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Any good information to study in Germany?

ritasmithritasmith Registered User Posts: 1 New Member
edited January 2014 in Study Abroad
I'm planning to go to Germany for a Bachelor Degree. Does anyone here have any good information about, getting a visa, language, insurances or other things that are required there.
Post edited by ritasmith on

Replies to: Any good information to study in Germany?

  • happymomof1happymomof1 Registered User Posts: 25,552 Senior Member
    Get in touch with the Education Officer at the German Consulate that is closest to where you live. That person can help you find the information you need.
  • AmericanHopeeAmericanHopee Registered User Posts: 381 Member
    If you have any specific questions about Germany as a country, the culture, language, certain universities or how the system works you can post them, I'll answer :) I am German, I probably can't help you with formalities, but with the other questions you might have. :)
  • NobleFlaireNobleFlaire Registered User Posts: 168 Junior Member
    Germany is a great country to study Engineering. In my opinion, Engineering programs there are on-par with that of MIT, and Cal tech. I recommend you to learn basic German if you haven't done so. Communication maybe a problem if you have no German language knowledge.
  • DonaMartzDonaMartz Registered User Posts: 1 New Member
    I'm studying for my Master's in Germany for almost two years now, everything is going so well. I love this country, the people came from all over the world here and brought their cultures, lanugages, traditions with them. Living is also not that expensive compared to other countries in Europe.

    The universities are some of the best in the world, NobleFlaire told you that it's a great country to study Engineering, very true, but all other natural sciences are very high in popularity here not to mention other fields like psychology, economics or journalism. Here's an article I found for you http://www.mawista.com/en/study-in-germany/german-education-system , because you'll need to know more about the education system too.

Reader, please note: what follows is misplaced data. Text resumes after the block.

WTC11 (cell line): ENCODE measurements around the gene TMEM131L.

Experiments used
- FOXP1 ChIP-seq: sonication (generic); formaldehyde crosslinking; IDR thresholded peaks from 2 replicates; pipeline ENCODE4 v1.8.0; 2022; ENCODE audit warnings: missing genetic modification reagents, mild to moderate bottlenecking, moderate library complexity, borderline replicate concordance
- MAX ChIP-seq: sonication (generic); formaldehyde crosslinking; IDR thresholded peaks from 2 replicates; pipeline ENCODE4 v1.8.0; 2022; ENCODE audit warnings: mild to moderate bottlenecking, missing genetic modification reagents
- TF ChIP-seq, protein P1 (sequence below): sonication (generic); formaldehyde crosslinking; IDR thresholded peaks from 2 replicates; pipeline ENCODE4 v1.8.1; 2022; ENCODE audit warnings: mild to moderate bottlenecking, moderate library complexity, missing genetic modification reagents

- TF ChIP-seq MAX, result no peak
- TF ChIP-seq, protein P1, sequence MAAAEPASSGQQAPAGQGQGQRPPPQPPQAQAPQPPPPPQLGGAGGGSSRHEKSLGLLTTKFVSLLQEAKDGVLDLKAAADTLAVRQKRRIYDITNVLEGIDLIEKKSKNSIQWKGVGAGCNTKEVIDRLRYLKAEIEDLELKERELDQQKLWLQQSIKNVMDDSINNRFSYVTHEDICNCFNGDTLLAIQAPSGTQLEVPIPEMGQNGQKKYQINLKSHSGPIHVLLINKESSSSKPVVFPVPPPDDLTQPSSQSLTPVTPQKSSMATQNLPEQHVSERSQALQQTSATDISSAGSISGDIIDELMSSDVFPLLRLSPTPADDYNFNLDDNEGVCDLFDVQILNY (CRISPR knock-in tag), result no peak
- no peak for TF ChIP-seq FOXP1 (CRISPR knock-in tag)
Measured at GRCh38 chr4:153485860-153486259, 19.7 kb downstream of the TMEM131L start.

Good luck
  • heatherpattonheatherpatton Registered User Posts: 8 New Member
    Nice thread :)
  • ElizabethLopezElizabethLopez Registered User Posts: 5 New Member
    Nice post......... :)
  • southerngirl23southerngirl23 Registered User Posts: 25 New Member
    Look into studying at NYU Berlin if you're american! It is small but great! Start working on your German now!
  • LAClusterLACluster Registered User Posts: 94 Junior Member
    This link was posted on another thread. Lots of good info on German universities:

  • MeganSilvaMeganSilva Registered User Posts: 4 New Member
    Good one.........
  • LAClusterLACluster Registered User Posts: 94 Junior Member
    Are non-native speakers required to take a standardized German language proficiency exam in order to take classes at German universities?
  • worriedmom777worriedmom777 Registered User Posts: 53 Junior Member
    Undergraduate classes are usually in German. You have to have a good knowledge of German to cope. Maybe Jacobs University in Bremen is a good choice for you. Everything is in English and it is a good school.
  • alcibiadealcibiade Registered User Posts: 586 Member
    If you are enrolled in a German university already, which I assume you are, you can rest assured that there will be ample support for getting set up with student services. They will even have specialized German language courses you can take for free, or at least they did when I was there. If you don't speak fluent German yet, start at a Goethe Institute next summer - it will give you a superior grounding when fall classes start.

    I must admit that I think German Universities tend to be OK, but not necessarily that great. It really depends on what you do where. They are better than the French FACs, but similar in many ways - large classes, difficulty getting contact with profs, etc. - without the virtues of the elite Grandes Ecoles.

    When I went there, they were completely free, with only administrative fees, but that was 35 years ago. That may have changed for non-EU students.

    It is an unusual choice for an American, you make me curious. Why Germany? We live in France and our d is an undergrad in the UK.
  • magellan26magellan26 Registered User Posts: 176 Junior Member
    https://www.daad.de/deutschland/en/ - always found this one helpful!
This discussion has been closed.